Airport

Madison City airportClick the link below for more information about our airport.

Madison Air Center

Contact information

Phone: (601) 853-1960
Fax: (601) 853-8305
Email: madair1@madisonaircenter.net

 

 

 

Disadvantaged Business Enterprise Notice

 

The History of the Madison Airport

In early 1940 General “Hap” Arnold, Commander of the Army Air Corps made a verbal agreement with Mr. Oliver L. Parks, President of Parks Air College, East St. Louis, Illinois, to build facilities and organize staff to train pilots in primary flying requirements.  This agreement, later consummated with a thirty day contract, with an escape clause for the Government, was an example of the trust Mr. Parks and a number of other civilian leaders had in General Arnold who desperately needed their help to fulfill President Roosevelt’s declaration to produce 50,000 airplanes a year to oppose the ever-threatening German Luftwaffe.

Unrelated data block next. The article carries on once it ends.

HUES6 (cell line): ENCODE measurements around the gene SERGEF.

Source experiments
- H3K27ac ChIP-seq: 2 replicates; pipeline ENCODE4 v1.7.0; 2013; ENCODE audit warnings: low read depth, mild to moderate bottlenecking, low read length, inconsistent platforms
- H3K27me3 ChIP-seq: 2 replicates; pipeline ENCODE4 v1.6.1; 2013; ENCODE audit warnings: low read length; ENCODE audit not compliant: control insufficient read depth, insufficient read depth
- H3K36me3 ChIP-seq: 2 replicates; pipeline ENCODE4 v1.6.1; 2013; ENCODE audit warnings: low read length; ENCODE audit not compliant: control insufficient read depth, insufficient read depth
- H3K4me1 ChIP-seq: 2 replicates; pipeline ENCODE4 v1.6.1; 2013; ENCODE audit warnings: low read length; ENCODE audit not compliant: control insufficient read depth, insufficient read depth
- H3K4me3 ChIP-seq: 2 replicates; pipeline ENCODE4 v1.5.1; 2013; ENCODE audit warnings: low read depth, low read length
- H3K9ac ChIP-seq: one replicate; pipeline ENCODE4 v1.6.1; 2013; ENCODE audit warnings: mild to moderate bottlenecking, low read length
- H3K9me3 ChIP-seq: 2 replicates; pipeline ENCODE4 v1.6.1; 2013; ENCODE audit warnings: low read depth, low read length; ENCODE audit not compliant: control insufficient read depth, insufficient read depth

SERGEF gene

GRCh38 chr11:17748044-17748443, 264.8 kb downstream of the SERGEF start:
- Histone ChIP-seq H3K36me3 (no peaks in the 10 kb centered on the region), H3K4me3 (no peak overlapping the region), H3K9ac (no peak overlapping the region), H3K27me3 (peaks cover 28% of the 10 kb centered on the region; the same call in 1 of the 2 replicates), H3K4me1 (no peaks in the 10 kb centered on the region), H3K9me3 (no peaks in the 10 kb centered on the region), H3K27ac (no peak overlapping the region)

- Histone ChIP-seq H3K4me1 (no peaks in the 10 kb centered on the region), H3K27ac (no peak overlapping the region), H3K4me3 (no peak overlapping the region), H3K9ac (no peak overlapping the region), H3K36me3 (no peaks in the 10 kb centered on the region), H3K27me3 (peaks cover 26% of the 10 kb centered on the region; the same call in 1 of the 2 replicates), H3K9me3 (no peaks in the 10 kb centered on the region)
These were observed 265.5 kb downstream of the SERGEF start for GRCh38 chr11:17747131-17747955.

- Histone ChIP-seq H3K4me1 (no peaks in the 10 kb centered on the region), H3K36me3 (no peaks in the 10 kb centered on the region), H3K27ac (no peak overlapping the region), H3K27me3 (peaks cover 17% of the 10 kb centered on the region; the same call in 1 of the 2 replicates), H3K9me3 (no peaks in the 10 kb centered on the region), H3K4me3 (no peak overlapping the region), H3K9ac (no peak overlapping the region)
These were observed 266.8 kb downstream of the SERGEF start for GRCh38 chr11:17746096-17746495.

During June 1940 the Mississippi Institute of Aeronautics, Inc.  (MIA) purchased from the Whaley, McMillan and Cothern families land totaling approximately 220 acres of primarily cotton fields south of Madison Station along what is now Old Canton Road to build an airfield and supporting facilities.  They awarded the grading contract to Mr. Charlie Weaver, and the building and construction contract to W. J. McGee and Son and W. G. Wetmore all of Jackson, MS.  The outer structure of the first hangar was completed by mid-August and by the end of November the other two hangars were nearing completion.